Alex: I’d like to move on a talk about your work developing underwater cameras because I think it is fascinating. In the past you have worked on, for example the Nikonos RS and the Subal F5 housing, but with you switch to digital, 8 years ago, you have taken that to another level in with your work with Seacam, where you are in charge of helping them in the development of all their equipment. I think a lot of other brands suffer because there is not enough input from real underwater photographers.
Kurt: It is just the same approach as in many other products. For example, in my other love windsurfing, the guys who make the boards don’t have to be surfers, they have to be good shapers. The guys who sell the boards, they don’t have to surf, they need to understand the market. In these companies everything is divided. So they have test-riders, people who do nothing else but surfing. And they are the ones who will know if a new board really is good or not. If the foot-straps are in the wrong place, they realise it immediately.
It should be the same in underwater photography and that is what Seacam is doing. I know that the housing manufacturers have a hard time with the current economics. They have to work a lot and they have to do it all by themselves: they do the design, the construction, the marketing and deal with the suppliers, the dealers. There is no time to go diving and test. And anyway they are not able to test because they are not full time photographers and trained enough to dive in all conditions.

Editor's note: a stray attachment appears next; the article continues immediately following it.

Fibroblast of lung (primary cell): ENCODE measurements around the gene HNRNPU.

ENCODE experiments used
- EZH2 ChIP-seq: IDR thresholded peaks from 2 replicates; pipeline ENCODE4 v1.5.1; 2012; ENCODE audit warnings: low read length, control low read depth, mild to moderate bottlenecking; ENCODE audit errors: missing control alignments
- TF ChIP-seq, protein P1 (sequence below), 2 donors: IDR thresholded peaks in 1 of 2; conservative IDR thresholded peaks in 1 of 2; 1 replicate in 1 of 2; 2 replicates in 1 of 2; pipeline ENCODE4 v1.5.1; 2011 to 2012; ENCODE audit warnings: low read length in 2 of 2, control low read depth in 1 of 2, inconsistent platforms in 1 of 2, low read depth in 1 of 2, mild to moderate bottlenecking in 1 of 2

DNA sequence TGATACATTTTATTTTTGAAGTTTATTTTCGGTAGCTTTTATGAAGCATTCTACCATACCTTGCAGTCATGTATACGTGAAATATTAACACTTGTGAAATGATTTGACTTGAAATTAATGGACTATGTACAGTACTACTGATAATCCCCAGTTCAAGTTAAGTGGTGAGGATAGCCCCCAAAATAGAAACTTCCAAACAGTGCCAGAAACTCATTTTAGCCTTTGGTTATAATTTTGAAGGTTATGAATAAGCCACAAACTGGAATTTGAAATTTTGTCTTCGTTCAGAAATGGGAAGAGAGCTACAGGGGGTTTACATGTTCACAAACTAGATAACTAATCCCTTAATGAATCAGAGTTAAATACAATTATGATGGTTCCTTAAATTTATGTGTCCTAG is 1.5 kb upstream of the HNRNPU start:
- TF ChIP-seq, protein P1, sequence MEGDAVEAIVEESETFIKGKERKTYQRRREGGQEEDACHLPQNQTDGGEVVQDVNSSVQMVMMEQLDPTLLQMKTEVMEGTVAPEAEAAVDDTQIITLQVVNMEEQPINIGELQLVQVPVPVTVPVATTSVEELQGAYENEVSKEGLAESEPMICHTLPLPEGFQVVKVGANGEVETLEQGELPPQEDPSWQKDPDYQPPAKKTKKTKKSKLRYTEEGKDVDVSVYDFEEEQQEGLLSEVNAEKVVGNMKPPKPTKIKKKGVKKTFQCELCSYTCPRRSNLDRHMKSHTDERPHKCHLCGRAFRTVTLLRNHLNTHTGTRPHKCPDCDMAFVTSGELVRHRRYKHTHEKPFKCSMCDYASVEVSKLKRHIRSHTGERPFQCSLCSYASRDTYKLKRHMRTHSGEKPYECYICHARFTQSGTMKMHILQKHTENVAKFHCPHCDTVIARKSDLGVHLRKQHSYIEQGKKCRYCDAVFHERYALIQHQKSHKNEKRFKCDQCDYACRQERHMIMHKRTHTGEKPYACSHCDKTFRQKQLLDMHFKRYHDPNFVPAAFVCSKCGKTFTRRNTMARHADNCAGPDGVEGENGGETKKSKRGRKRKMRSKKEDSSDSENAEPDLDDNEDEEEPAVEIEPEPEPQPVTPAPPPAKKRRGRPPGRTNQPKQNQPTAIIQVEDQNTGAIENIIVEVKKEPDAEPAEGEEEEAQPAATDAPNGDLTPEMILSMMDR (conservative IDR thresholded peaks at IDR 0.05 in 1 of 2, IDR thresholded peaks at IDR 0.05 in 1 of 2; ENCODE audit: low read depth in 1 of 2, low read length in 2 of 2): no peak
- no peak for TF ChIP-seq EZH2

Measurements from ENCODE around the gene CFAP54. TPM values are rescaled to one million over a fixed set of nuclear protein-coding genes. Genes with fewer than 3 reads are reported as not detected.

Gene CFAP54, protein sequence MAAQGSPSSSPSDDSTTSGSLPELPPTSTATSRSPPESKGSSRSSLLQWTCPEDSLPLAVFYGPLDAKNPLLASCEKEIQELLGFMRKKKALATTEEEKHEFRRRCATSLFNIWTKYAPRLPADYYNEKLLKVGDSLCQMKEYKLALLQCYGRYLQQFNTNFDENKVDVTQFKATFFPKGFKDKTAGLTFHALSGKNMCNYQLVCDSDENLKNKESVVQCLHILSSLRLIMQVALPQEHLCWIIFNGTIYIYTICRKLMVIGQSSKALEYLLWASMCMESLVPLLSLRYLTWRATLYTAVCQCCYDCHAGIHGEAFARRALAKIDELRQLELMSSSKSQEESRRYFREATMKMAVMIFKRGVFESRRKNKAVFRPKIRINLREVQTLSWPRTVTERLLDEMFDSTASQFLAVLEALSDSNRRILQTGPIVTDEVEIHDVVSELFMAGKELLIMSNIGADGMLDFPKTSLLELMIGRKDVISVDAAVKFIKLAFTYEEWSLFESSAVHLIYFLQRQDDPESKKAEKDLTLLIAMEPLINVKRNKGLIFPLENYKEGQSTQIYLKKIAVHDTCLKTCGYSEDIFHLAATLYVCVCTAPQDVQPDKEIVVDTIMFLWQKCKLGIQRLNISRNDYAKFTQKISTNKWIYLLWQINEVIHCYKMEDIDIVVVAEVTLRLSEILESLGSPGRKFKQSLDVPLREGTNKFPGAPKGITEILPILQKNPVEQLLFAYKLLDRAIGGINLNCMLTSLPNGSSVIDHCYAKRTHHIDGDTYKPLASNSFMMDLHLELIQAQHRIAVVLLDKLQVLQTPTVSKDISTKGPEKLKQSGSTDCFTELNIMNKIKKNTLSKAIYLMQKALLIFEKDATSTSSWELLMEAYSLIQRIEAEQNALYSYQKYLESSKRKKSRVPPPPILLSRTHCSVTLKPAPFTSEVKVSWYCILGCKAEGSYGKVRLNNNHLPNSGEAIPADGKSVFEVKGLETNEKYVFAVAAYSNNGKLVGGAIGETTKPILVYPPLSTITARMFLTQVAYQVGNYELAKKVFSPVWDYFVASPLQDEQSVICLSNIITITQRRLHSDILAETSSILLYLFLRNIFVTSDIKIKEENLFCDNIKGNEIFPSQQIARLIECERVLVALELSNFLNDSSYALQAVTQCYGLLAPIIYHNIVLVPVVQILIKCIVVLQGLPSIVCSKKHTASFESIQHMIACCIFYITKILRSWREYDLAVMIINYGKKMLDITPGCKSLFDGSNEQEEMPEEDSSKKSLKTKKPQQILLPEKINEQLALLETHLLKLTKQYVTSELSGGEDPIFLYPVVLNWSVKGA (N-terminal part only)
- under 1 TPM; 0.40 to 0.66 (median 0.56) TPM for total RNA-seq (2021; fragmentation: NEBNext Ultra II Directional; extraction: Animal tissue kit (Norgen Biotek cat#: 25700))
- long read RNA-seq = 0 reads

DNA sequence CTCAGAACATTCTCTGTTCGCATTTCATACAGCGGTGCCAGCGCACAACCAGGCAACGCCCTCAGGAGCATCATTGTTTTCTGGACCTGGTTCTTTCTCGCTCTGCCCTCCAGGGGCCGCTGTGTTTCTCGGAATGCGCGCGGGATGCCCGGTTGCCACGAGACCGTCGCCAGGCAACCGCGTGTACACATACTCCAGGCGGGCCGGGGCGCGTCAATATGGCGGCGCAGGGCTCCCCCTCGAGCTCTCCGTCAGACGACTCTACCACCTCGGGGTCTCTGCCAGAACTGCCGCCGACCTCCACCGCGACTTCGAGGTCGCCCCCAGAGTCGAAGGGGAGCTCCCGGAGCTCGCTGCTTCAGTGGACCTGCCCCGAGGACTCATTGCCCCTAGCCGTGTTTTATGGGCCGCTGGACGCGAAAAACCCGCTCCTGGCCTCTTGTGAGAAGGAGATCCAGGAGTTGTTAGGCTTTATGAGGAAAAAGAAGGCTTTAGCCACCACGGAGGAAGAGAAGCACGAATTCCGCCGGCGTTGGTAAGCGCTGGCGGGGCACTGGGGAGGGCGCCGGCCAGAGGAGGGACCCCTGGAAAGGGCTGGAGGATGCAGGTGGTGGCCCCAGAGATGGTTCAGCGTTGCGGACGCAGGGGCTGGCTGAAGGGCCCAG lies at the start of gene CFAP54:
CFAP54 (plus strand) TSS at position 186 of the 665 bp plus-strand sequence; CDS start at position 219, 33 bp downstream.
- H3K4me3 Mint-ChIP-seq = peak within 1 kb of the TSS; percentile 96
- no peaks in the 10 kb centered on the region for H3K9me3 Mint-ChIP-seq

Alex: They are too busy making housings.
Kurt: They are engineers. So they must have a test driver. I call myself the test driver for Seacam.
Harald Hordosch is a great engineer and his father as well. Harald understands a lot about cameras and also he is a brilliant photographer, but he is not the guy spending 500 hours a year underwater. He hasn’t the time. So Stephen Frink in the States and myself in Europe are his test drivers. We use the housings in all conditions. Under the ice, with gloves, without gloves, deep, shallow, cold water, warm water or under extreme conditions as recently 600m inside caves. Immediately, if there is something not right, we know.